Polyneoptera blattodea and mantodea Cockroaches, which are among the first neopteran insects to appear in the fossil record, are extremely generalized in most morphological features. They are usually omnivorous. In spite of the lack of detailed data on midgut fluxes and enzyme distribution, it is thought that digestion in cockroaches occurs as described for the Neoptera ancestor (Fig. 5A), except that part of the final digestion of proteins occurs on the surface of midgut cells. Another difference observed is the enlargement of hindgut structures (Fig. 2C), noted mainly in wood-feeding cockroaches. These hindgut structures harbor bacteria producing acetate and butyrate from ingested wood or other cellulose-containing materials. Acetate and butyrate are absorbed by the hindgut of all cockroaches, but this activity is more remarkable with wood roaches. Cellulose digestion may be accomplished by bacteria, but there is evidence that wood roaches have their own cellulases. Mantids have a capacious crop, and a short midgut and hindgut. It is probable that the major part of digestion takes place in their crops.

isoptera Termites are derived from and are more adapted than wood roaches in dealing with refractory materials such as wood and humus. Associated with this specialization, they lost the crop and midgut ceca and enlarged their hindgut structures (Fig. 2D). Termites digest cellulose with their own cellulase, and the products pass from the midgut into the hindgut, where they are converted into acetate and butyrate by hindgut bacteria as in wood roaches. Symbiotic bacteria are also responsible for nitrogen fixation in hindgut, resulting in bacterial protein. This is incorporated into the termite body mass after being expelled in feces by one individual and being ingested and digested by another. This explains the ability of termites to develop successfully in diets very poor in protein.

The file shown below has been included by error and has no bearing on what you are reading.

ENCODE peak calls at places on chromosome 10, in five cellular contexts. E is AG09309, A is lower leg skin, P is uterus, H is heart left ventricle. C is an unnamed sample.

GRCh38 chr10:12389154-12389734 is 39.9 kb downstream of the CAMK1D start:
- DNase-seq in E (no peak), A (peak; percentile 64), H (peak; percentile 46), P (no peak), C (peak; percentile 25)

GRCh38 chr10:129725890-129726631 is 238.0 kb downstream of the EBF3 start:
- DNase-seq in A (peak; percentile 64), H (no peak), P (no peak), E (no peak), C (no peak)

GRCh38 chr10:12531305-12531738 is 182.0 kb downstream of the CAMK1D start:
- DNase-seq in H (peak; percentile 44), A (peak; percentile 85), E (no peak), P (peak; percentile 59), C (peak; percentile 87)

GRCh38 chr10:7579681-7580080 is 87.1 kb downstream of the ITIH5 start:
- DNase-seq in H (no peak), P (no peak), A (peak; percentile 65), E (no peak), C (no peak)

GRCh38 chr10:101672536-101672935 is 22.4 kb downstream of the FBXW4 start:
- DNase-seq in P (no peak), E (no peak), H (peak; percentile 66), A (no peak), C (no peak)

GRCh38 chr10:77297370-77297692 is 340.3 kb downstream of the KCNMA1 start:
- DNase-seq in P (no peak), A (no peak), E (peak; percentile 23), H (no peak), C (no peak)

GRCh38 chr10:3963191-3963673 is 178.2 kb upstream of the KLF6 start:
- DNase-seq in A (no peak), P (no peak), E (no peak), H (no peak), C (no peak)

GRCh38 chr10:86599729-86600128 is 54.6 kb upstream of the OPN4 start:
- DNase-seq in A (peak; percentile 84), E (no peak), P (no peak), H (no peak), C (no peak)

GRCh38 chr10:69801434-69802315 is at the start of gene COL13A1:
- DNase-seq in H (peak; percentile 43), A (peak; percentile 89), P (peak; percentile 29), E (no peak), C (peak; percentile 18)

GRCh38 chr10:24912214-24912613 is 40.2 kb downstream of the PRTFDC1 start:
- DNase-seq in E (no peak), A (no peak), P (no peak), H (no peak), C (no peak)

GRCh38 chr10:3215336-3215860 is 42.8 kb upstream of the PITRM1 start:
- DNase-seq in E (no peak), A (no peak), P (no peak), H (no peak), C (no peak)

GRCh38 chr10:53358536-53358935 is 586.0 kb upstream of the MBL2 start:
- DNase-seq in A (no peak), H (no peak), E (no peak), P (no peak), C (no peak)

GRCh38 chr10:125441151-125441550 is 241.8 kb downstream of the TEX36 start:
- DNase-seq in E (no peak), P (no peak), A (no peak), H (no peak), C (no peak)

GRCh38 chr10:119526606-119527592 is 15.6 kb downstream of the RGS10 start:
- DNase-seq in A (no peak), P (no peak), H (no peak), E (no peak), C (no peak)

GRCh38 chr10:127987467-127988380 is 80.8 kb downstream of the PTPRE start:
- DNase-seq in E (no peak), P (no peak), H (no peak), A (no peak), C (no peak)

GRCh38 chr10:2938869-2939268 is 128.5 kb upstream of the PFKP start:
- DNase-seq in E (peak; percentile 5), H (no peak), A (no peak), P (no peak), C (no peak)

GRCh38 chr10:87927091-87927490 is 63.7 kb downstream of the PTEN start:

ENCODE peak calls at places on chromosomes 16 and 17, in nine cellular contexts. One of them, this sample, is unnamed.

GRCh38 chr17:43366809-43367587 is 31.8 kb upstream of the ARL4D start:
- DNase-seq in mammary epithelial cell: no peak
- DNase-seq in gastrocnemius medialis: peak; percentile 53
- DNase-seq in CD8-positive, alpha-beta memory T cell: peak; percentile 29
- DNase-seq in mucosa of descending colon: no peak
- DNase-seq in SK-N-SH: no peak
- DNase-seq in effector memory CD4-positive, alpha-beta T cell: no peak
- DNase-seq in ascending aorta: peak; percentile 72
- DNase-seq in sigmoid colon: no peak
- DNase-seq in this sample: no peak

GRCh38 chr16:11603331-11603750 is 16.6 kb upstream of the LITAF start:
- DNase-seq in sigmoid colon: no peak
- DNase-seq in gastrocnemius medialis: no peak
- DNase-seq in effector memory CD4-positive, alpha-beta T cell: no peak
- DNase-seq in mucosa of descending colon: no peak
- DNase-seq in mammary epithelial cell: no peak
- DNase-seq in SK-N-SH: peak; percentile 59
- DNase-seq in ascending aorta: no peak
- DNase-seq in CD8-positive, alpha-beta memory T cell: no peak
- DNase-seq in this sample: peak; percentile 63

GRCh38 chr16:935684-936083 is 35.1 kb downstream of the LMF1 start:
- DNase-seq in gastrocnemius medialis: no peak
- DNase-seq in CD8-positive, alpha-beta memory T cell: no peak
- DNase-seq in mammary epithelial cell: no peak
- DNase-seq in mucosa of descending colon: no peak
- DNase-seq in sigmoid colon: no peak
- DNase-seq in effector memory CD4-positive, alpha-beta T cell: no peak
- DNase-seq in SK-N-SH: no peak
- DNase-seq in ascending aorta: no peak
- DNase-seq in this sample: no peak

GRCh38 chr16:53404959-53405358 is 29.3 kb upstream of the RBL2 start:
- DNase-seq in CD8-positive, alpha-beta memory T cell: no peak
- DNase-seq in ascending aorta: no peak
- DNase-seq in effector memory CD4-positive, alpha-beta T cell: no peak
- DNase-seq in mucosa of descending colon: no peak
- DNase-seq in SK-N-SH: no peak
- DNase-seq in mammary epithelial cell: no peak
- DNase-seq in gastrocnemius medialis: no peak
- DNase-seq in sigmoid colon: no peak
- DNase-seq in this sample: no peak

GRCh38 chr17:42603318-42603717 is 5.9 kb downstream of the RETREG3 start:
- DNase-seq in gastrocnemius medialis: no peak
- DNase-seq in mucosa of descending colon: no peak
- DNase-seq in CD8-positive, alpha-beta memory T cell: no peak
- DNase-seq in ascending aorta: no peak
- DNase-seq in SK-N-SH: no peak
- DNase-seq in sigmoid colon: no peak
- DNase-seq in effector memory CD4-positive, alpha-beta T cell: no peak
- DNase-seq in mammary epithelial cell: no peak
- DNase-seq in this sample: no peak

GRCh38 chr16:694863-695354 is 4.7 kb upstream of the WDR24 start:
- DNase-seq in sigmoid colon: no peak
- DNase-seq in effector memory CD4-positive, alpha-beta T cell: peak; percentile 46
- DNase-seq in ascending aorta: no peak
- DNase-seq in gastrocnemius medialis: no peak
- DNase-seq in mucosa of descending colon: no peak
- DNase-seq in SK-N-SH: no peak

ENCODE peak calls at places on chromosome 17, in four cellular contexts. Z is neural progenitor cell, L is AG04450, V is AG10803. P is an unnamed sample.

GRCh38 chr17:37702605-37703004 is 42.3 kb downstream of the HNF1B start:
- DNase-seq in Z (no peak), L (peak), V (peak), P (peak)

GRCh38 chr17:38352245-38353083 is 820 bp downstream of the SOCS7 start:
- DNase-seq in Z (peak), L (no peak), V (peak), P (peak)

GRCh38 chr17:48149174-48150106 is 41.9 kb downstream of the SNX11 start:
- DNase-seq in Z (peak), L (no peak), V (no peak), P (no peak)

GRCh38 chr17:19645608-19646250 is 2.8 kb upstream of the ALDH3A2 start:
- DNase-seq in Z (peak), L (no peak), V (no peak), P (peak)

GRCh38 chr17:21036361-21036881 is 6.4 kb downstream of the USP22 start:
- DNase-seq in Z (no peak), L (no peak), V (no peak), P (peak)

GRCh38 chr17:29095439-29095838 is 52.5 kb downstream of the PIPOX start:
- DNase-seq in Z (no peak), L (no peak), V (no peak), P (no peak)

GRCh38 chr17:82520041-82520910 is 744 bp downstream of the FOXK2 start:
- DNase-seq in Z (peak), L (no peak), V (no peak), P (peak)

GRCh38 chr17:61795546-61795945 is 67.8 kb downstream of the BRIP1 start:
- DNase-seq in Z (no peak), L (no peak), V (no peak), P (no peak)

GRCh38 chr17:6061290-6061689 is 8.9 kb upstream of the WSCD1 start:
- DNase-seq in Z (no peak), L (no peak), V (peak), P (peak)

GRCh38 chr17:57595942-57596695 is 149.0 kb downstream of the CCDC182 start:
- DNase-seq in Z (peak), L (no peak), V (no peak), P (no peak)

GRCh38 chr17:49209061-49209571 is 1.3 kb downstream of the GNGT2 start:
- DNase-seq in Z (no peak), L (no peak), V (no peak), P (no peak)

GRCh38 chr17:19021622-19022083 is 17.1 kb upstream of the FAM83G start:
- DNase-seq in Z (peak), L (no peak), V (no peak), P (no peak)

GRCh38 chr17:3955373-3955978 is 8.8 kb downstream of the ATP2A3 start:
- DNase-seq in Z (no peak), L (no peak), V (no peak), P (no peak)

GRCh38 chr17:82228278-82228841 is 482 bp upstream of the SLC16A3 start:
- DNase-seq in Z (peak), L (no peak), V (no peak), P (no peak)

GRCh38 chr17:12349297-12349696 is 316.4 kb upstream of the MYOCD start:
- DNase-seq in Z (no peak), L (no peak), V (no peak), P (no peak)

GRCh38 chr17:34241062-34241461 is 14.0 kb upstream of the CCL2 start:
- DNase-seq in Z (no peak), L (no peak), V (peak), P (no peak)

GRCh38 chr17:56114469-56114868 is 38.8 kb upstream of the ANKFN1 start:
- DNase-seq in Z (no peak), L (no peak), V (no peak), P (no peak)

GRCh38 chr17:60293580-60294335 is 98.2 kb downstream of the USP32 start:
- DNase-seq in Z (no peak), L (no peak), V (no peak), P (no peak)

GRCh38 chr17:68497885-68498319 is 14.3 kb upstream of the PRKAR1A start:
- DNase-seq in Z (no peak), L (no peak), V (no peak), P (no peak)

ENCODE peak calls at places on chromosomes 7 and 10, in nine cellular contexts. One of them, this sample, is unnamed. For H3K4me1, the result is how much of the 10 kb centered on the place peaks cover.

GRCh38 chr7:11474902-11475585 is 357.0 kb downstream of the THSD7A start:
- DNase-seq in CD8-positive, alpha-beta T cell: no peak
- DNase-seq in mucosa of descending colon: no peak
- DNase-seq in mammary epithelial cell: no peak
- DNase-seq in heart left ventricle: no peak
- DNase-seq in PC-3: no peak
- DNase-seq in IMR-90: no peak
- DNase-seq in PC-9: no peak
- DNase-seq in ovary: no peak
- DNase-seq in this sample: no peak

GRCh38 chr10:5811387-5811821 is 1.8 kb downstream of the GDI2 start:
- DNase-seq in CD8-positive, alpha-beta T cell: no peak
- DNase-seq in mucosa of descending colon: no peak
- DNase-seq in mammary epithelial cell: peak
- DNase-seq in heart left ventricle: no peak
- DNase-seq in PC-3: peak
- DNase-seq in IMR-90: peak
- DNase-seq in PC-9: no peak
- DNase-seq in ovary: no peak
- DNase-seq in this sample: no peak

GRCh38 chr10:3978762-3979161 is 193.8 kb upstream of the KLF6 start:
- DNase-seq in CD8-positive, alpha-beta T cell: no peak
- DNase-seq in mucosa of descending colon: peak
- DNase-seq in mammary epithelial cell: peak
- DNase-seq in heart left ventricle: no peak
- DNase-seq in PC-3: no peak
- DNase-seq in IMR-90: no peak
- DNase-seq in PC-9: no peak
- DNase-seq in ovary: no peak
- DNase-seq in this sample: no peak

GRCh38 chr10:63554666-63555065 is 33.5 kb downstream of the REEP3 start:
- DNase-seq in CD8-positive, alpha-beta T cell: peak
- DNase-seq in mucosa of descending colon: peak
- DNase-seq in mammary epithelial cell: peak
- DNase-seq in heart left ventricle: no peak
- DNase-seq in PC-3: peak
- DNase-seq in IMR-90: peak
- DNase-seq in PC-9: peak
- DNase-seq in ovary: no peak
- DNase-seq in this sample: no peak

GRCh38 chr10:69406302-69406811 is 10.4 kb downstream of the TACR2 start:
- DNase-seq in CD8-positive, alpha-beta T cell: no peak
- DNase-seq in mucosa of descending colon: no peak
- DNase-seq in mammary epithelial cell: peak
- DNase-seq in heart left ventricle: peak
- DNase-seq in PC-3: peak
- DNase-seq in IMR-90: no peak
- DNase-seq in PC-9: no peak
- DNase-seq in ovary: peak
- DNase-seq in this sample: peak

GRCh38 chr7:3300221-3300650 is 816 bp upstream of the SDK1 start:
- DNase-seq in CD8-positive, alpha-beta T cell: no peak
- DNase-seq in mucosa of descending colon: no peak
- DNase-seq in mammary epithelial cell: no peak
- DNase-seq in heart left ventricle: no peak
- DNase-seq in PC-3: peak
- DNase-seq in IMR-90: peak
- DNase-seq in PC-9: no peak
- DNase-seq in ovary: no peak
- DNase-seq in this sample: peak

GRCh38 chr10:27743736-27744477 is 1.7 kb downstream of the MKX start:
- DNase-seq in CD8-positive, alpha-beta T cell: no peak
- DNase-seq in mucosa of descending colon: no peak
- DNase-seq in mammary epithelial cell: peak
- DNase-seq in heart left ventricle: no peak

orthoptera Grasshoppers feed mainly on grasses, and their digestive physiology clearly evolved from the neopteran ancestor. Carbohydrate digestion occurs mainly in the crop, under the action of midgut enzymes, whereas protein digestion and final carbohydrate digestion take place at the anterior midgut ceca. The abundant saliva (devoid of significant enzymes) produced by grasshoppers saturate the absorbing sites in the midgut ceca, thus hindering the countercurrent flux of fluid. This probably avoids excessive accumulation of noxious wastes in the ceca, and makes possible the high relative food consumption observed among locusts in their migratory phases. Starving grasshoppers present midgut countercurrent fluxes. Cellulase found in some grasshoppers is believed to facilitate the access of digestive enzymes to the plant cells ingested by the insects by degrading the cellulose framework of cell walls. Crickets are omnivorous or predatory insects with most starch and protein digestion occurring in their capacious crop (Fig. 2B).

Paraneoptera hemiptera The characteristics of the Paraneoptera ancestors cannot be inferred because midgut function data are available only for Hemiptera. The Hemiptera comprise insects of several suborders (e.g., cicadas, leafhoppers, aphids, and fulgorids) that feed almost exclusively on plant sap, and insects of the taxon Heteroptera (e.g., assassin bugs, plant bugs, stinkbugs, and lygaeid bugs) that are adapted to different diets. The ancestor of the entire order is supposed to be a sapsucker similar to present-day cicadas and fulgorids.